In box 810, one model is selected for the proposed project cycle, wherein the selected model may include linear sub-models corresponding to historical data ranges. For example, the user 704 may utilize the user interface 706 to select one previously tested model from the models 742, which may correspond to a historical data range for projects estimated to cost less than or equal to a million and a half dollars. The model for the proposed project may be divided into two linear sub-models, with one data range for projects estimated to cost less than or equal to a million and a half dollars and another data range for projects estimated to cost more than a million and a half dollars. The division of the model into these sub-models may be based upon the identification of a transition data point, such as the transition data point 412 in FIG. 4. The division may be based on the premise that major projects differ from minor projects and based on an observation that multiple linear sub-models generate more accurate predictions than a single model generates for proposed project cycle times and costs.

In box 812, a sub-model is chosen based on the proposed project data, i.e., the linear sub-model corresponding to the data range of the proposed project, and used to predict the cycle time or cost. For example, the user 704 applies the proposed project data 712 entered into the inputs 302 entry fields to one linear sub-model of the models 742 to predict the cycle time or cost for the proposed project. The cycle time or cost for the proposed project may be calculated by multiplying each entry for the proposed project data 712 by the selected model's corresponding parameter for the entry and then summing the products of each multiplication. Continuing this example, the project predictor may predict the predicted cycle time 336 of 31.8 weeks, as depicted in FIG. 3.

In box 814, the proposed project data is stored and later used to update the selected model. For example, when the proposed project is completed, the proposed project data 712 and the actual cycle time and the actual cost for the proposed project are stored by the data manager 708 and used to update the historical project data 710 for use by a subsequent project. This updating of the historical project data 710, combined with the potential purging of the oldest historical project data 710, enables the project predictor 702 to generate the models 742 based on the most recent relationships between the historical characteristics 716 and the completed project data 714, such as the historical cycle times and the historical costs.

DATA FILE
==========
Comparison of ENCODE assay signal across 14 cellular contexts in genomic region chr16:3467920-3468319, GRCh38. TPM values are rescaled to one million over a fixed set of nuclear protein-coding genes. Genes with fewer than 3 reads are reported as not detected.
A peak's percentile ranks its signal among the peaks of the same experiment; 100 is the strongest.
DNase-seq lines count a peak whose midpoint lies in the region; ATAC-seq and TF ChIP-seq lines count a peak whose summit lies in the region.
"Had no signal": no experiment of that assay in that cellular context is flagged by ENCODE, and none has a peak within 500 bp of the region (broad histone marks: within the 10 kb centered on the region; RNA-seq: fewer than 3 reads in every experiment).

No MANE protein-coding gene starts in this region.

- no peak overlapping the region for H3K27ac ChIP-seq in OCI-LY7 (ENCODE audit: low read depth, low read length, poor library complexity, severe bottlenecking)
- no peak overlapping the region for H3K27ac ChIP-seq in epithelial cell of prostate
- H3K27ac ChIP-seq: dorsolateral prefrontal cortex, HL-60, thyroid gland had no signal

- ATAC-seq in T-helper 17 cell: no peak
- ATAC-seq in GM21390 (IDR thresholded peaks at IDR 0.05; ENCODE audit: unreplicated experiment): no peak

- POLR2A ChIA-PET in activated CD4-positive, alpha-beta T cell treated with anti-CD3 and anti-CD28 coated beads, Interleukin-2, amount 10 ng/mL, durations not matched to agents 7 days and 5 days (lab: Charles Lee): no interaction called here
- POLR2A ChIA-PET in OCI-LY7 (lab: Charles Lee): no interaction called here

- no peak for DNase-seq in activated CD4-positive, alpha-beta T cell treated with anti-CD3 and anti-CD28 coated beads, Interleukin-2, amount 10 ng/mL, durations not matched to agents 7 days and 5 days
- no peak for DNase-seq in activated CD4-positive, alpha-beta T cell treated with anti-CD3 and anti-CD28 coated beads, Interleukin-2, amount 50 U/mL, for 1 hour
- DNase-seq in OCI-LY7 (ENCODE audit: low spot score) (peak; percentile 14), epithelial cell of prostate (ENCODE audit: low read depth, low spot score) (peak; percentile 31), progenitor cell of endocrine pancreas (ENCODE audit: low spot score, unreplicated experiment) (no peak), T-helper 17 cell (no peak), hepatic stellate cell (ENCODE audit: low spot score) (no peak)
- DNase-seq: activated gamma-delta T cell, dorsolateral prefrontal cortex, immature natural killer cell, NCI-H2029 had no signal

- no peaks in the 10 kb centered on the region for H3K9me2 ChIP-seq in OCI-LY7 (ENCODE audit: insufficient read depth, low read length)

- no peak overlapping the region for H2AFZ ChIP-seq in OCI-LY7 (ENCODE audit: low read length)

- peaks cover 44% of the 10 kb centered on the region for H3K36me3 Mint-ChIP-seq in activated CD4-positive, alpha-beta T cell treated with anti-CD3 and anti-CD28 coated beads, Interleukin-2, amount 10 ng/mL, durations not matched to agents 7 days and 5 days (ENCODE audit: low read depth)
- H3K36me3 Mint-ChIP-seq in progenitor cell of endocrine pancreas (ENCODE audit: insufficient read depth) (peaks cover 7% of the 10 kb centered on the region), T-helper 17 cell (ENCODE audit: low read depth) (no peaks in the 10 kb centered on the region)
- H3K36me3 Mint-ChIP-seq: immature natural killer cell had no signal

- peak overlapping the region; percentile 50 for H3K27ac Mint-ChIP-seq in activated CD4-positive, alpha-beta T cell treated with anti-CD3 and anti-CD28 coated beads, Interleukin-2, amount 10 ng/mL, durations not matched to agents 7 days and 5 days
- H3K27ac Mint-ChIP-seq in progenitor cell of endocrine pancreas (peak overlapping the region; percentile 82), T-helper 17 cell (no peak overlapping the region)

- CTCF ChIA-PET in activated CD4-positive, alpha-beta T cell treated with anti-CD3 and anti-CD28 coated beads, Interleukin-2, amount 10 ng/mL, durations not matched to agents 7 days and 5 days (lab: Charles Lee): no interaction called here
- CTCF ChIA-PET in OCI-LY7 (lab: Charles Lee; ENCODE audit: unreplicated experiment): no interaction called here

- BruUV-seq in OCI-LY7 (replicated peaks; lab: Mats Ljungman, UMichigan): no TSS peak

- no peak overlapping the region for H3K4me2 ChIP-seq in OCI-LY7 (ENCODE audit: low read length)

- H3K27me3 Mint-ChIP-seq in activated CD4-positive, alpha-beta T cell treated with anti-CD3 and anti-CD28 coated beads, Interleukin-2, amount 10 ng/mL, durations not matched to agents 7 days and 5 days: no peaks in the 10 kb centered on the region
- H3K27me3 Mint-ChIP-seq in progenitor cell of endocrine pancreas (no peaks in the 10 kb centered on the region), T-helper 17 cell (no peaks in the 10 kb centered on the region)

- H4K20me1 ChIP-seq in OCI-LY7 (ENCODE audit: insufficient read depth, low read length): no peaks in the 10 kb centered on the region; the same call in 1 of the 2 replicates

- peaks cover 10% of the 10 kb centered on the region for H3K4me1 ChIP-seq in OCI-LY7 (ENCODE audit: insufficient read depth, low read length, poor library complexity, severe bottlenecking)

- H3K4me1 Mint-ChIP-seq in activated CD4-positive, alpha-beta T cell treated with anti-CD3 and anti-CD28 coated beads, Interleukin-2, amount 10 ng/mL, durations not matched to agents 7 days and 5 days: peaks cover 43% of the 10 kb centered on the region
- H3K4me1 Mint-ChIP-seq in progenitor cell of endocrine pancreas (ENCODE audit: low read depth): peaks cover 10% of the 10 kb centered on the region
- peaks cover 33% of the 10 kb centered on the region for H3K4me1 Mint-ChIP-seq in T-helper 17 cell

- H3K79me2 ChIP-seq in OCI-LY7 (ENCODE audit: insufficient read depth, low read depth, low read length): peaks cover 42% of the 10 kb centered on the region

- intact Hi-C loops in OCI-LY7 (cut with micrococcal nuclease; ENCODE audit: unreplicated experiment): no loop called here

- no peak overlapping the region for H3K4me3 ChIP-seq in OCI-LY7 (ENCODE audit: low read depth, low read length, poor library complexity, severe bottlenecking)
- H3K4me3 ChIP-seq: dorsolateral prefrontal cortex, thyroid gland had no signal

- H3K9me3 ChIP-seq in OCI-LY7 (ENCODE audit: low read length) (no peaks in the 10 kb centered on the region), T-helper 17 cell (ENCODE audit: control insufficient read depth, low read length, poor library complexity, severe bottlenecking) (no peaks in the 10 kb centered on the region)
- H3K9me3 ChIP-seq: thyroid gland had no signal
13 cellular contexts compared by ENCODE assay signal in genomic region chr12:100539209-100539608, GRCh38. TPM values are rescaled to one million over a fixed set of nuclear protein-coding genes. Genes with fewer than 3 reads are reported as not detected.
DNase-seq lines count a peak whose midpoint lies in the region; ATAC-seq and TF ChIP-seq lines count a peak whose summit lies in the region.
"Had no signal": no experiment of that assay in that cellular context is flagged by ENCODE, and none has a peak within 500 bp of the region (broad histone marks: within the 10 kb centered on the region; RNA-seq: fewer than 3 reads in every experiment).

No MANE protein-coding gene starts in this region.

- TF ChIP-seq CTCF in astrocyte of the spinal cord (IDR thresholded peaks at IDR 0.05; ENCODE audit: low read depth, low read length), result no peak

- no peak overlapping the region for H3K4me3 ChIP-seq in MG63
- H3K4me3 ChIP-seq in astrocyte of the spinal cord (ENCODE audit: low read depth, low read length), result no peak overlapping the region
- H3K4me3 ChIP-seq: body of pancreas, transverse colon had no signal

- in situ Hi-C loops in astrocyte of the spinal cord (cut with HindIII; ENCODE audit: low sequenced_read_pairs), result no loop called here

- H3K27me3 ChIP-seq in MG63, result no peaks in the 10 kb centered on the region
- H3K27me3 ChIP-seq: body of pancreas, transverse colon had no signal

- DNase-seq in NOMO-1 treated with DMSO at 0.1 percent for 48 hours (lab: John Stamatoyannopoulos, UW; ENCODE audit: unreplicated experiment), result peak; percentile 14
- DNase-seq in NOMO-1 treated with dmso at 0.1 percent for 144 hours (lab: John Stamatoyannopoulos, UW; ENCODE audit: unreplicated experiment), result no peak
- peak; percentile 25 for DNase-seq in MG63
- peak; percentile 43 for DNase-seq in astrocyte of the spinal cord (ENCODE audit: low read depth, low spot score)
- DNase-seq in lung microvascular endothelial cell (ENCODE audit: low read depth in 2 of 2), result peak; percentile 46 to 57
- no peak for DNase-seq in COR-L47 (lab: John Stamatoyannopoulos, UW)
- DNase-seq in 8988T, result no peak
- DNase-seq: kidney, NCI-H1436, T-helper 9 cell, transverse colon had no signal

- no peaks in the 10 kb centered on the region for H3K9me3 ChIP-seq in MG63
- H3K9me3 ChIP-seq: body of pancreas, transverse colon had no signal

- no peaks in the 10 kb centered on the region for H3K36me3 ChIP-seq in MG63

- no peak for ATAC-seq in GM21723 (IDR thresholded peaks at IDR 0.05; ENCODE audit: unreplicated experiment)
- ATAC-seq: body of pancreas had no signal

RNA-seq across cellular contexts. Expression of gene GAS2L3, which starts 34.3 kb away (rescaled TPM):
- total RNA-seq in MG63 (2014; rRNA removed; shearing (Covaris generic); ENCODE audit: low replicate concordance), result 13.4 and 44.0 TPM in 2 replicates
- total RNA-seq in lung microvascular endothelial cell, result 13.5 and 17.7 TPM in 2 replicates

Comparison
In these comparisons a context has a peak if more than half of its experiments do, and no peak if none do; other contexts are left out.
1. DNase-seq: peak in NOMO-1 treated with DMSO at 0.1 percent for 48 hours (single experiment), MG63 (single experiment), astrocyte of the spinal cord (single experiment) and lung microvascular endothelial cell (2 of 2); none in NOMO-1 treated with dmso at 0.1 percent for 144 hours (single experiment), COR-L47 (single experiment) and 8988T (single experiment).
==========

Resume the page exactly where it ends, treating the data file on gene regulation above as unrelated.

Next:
While several embodiments have been provided in the present disclosure, it should be understood that the disclosed systems and methods may be embodied in many other specific forms without departing from the spirit or scope of the present disclosure. The present examples are to be considered as illustrative and not restrictive, and the intention is not to be limited to the details given herein, but may be modified within the scope of the appended claims along with their full scope of equivalents. For example, the various elements or components may be combined or integrated in another system or certain features may be omitted, or not implemented.

Also, techniques, systems, subsystems and methods described and illustrated in the various embodiments as discrete or separate may be combined or integrated with other systems, modules, techniques, or methods without departing from the scope of the present disclosure. Other items shown or discussed as directly coupled or communicating with each other may be coupled through some interface or device, such that the items may no longer be considered directly coupled to each other but may still be indirectly coupled and in communication, whether electrically, mechanically, or otherwise with one another. Other examples of changes, substitutions, and alterations are ascertainable by one skilled in the art and could be made without departing from the spirit and scope disclosed herein.

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Classifications
U.S. Classification707/805, 705/7.23, 705/37
International ClassificationG06F17/00, G06F15/16
Cooperative ClassificationG06Q40/04, G06Q10/06, G06Q10/06313
European ClassificationG06Q10/06, G06Q10/06313, G06Q40/04